ANNOUNCEMENT: We interrupt our regularly scheduled hagiography for this important, but equally obscure church observance.
The Wednesday of Holy Week is, by long tradition, thought to be the day on which Judas crafted his agreement with the Temple Officials in Jerusalem to betray Jesus. It was, for a long time known as “Spy Wednesday”, but given it’s proximity to other weekdays with odd names (Maundy Thursday, Good Friday), most folks just call it “The Wednesday of Holy Week,” or, more directly, “Wednesday.” In any case, it definitely qualifies as a lesser observance of the church and is, therefore, right up our alley.
The character of Judas Iscariot (evil) and the results of his scheming (Jesus’ arrest) are so well known within Christian and broader Western culture that it is oftentimes difficult to read the story with a critical eye. Is there any way to make sense of Judas’ actions? Or is what he did the very definition of vile betrayal?
The Gospel writers all seem to agree that it is the later. They go to great efforts to explain that Judas was likely in league with the Devil, that he had a track record of stealing and that he likely kicked his dog. OK, that last one ins’t really in the Bible. But, you can certainly see where it would have been in his character.
Now, I don’t want to say that Judas got a bad rap. BUT, there is probably a more compassionate way to read this. A way that could possibly help us to see a shadow of our own brokenness and culpability in the whole thing. This is important, frankly, because it stops us from engaging one of our favorite coping methods: “the Devil made me/him do it,” – and forces us into a deeper and more reflective place. If Judas could have betrayed Jesus for believable reasons, then we could have done it, too. God knows it. We should probably own it.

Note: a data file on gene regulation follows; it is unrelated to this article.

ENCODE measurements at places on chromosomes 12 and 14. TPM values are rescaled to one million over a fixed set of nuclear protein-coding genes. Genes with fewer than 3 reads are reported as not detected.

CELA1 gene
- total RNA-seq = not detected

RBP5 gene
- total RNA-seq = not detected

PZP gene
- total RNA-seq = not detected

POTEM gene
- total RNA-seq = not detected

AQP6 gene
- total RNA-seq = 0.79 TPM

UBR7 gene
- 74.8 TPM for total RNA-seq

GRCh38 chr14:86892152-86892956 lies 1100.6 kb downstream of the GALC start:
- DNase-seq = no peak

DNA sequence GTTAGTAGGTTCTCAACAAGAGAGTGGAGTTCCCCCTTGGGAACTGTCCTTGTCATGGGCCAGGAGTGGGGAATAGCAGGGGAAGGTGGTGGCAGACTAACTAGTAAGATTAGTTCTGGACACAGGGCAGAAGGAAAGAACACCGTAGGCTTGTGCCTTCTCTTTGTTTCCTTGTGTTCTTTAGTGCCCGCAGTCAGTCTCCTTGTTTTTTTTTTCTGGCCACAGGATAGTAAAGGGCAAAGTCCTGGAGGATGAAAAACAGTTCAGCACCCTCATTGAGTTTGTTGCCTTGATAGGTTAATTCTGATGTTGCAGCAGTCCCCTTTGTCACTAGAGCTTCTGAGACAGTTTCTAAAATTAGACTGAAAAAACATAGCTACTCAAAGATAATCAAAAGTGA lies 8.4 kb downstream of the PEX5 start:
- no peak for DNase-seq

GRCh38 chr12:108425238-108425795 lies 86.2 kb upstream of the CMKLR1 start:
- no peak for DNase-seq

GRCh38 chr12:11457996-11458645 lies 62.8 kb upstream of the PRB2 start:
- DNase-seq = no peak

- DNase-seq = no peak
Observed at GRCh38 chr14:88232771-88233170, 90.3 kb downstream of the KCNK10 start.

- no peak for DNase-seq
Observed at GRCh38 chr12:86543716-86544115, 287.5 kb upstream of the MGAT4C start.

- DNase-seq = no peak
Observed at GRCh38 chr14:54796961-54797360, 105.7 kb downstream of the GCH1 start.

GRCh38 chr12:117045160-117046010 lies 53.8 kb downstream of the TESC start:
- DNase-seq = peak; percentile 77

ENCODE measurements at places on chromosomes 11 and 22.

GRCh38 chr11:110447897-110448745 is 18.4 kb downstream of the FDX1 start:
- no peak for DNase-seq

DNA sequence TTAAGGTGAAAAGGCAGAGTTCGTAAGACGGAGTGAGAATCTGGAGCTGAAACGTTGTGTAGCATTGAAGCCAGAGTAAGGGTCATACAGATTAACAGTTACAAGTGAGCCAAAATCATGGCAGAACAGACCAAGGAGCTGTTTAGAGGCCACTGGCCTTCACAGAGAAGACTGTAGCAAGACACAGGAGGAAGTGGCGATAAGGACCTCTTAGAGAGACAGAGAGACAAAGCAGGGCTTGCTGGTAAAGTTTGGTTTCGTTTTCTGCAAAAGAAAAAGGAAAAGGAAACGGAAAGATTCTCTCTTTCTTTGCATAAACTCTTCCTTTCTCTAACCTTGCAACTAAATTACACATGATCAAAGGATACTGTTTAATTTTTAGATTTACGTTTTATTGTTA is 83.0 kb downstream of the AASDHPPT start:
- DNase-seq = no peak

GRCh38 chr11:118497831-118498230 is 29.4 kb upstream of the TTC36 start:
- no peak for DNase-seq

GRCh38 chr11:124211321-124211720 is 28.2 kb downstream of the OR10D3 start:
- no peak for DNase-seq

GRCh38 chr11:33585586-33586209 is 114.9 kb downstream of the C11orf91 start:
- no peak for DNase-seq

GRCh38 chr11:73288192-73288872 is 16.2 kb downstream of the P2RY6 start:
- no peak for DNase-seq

A brief scan of the texts concerning Judas and his betrayal suggest that the most likely reason that he betrayed Jesus was that he found Jesus’ methods unbecoming of a potential national figure and threatening to the mission as Judas understood it. Causing a scene in the Temple, wasting money and cavorting with unseemly characters could have been major setbacks for a growing political, religious or social movement.
Judas was right. But he missed one key facet of what Jesus was up to. Jesus’ wasn’t a standard political, social or religious movement. It probably wasn’t a movement at all, at least not a movement in the traditional sense of the word. What Jesus was marshaling was not the movement OF a mass of people, and therefore vulnerable to potential scandal. Rather, he was conducting a movement of heart WITHIN a mass of people – the very people that he was offending, wasting money on and cavorting with. Jesus wasn’t setting the movement back, he was causing a stir – literally. Judas has every right to be angry. But, he had no clue what he was being angry about.
And here, I think, we see the clearest reflection of our own participation in the story and, simultaneously, the reason we need to try so hard to process it. How often do we rage against the seemingly misguided and ill-advised plans of God? His ways offend us, and we rail. We certainly have reason. But, do we have understanding?
For All the Saints will return next week. THANK YOU FOR YOUR PATIENCE